Then your point was meaningless. If you treat JS and the DOM as the same thing, you can't find any insight into how to actually fix any problems, or at best, end up being off-topic when discussing an alternative language.

Re:It's a good idea to try it. (1)

TechyImmigrant (175943) | about a year ago | (#45426332)

You are claiming I claimed something I didn't claim. At no point did I claim they were the same thing. I said they were connected, which they are.
My point was completely on topic. The topic was the assertion that JS and DOM are independent. My assertion that for all practical purposes they are not.

That you could replace JS with a different language is irrelevant. The combination of +DOM would still stink because DOM stinks.

Dart2JS is faster than JS?! whatever (1)

Anonymous Coward | about a year ago | (#45422713)

It seems rather imbicilic to say that Dart2JS is faster than JS.

Re:Dart2JS is faster than JS?! whatever (0)

Anonymous Coward | about a year ago | (#45422761)

Dart2JS generetes 40% less JS code than it previously did. It never claimed to generate faster JS that writing straight JS.

Re:Dart2JS is faster than JS?! whatever (4, Informative)

slack_justyb (862874) | about a year ago | (#45422927)

That is correct. When writing my piece for the story I wanted to ensure that I conveyed the correct idea that the Dart2JS compiler now generates up to 40% less JavaScript than previous versions of Dart2JS, not that the JavaScript itself that it generates is 40% faster.

As far as speed goes, there is all kinds of data on that facet on the Dart website [dartlang.org] . That will no less generate large amounts of debate about the figures presented by Google about Dart's performance. Just for the comedy of it, dart2js may generate less JavaScript, but will generate at least 60% more debate about its use.

If I was not clear on the whole point by this part of the story:

The new release brings a much tighter dart2js compiler reducing overall JavaScript output up to 40%

Then it was an honest mistake. I work with computers not the English language. :-)

Re:Dart2JS is faster than JS?! whatever (1)

Anonymous Coward | about a year ago | (#45423049)

Read the article. Look at the graphs. That is exactly what they claim.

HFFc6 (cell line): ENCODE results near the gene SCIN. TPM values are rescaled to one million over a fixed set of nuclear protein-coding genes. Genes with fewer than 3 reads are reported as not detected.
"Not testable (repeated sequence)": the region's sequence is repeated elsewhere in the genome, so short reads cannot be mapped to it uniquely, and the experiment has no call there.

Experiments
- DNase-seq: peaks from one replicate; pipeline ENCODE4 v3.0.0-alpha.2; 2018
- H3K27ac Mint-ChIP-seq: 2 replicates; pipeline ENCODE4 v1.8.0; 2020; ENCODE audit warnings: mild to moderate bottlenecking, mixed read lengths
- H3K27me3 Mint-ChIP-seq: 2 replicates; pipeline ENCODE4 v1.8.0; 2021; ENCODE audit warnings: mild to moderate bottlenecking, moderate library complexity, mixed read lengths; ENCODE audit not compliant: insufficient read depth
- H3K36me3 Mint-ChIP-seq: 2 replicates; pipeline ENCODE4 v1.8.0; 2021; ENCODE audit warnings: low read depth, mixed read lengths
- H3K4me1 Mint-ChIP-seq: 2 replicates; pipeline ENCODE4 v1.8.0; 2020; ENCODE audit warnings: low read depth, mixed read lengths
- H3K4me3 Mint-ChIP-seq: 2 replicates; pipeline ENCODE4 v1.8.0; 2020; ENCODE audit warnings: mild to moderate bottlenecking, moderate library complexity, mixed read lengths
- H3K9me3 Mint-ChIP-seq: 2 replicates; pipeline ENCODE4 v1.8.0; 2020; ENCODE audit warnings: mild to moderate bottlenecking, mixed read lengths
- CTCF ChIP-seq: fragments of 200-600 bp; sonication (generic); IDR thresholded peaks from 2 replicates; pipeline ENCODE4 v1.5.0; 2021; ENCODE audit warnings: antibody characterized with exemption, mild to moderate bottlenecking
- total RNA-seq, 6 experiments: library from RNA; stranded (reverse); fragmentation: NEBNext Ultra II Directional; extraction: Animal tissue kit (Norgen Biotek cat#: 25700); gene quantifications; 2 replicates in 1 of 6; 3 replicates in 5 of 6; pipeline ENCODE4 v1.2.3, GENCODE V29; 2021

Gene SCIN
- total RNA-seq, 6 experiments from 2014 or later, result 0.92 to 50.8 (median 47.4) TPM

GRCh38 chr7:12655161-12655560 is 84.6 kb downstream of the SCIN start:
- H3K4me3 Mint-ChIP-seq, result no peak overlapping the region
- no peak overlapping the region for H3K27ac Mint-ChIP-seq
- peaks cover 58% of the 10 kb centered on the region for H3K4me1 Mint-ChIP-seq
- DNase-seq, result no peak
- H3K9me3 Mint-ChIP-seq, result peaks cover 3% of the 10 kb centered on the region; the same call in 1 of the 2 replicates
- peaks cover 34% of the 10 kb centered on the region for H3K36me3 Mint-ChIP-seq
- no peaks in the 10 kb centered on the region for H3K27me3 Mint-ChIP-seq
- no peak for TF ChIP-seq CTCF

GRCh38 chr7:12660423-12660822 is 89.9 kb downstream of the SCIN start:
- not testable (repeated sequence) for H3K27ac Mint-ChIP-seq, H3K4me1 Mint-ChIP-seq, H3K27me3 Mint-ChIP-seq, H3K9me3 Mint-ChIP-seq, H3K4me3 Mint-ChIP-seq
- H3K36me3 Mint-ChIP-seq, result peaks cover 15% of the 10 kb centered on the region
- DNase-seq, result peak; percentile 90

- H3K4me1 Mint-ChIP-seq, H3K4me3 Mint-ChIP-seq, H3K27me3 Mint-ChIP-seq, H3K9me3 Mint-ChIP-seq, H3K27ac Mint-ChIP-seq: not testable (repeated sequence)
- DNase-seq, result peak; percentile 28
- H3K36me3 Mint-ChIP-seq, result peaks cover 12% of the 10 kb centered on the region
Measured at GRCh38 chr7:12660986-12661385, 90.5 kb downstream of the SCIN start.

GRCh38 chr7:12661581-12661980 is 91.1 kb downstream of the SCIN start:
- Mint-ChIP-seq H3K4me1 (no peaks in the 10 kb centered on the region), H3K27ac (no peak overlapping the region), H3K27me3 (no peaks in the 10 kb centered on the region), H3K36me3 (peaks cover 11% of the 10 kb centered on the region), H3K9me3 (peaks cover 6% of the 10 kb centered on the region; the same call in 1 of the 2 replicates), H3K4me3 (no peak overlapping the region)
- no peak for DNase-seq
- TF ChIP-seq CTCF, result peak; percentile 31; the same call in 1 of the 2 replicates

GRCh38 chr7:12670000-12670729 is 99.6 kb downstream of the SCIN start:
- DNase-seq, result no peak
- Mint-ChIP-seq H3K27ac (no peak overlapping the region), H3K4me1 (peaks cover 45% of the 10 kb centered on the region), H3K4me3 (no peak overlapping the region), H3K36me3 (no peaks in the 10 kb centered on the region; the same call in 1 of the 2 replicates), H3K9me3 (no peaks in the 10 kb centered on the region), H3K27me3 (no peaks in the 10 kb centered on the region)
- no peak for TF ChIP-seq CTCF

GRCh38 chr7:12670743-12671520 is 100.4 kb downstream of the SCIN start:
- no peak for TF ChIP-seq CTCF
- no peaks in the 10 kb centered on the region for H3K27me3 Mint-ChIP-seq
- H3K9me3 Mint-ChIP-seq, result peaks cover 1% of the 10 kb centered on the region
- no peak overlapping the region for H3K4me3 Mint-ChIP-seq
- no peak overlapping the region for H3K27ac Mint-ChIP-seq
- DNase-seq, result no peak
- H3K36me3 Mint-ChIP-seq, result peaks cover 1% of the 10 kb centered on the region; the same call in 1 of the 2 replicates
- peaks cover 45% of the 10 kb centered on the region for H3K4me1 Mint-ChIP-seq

Re:Dart2JS is faster than JS?! whatever (1)

Joce640k (829181) | about a year ago | (#45423205)

Dart2JS generetes 40% less JS code than it previously did.

Is that good or bad?

If it used to generate code that was megabloated then trimming it down to merely 'humongous' isn't much use.

Re:Dart2JS is faster than JS?! whatever (0)

Anonymous Coward | about a year ago | (#45423990)

It used to generate that years ago in a first alpha version. But that is the only thing you ever heard, and of course you assume you never, ever need to check up on anything because you are such a damn genius.

Re:Dart2JS is faster than JS?! whatever (0)

Anonymous Coward | about a year ago | (#45422793)

It seems rather imbicilic to say that Dart2JS is faster than JS.

Let me bing that [bing.com] for you...

Re:Dart2JS is faster than JS?! whatever (1)

Anonymous Coward | about a year ago | (#45422811)

Please, don't do that in front of the kids, that's gross.

Re:Dart2JS is faster than JS?! whatever (0)

Anonymous Coward | about a year ago | (#45422923)

Your search revealed nothing except a lot of non-related items or hand-wavy-ness. Thanks a lot fanboy. (Bing on slashdot? really?)

Re:Dart2JS is faster than JS?! whatever (1)

Vanderhoth (1582661) | about a year ago | (#45423003)

I think he was being facetious and the point was to show how poorly Bing actually works. That was my take on reading the returned results anyway.

Re:Dart2JS is faster than JS?! whatever (2)

Blaskowicz (634489) | about a year ago | (#45422821)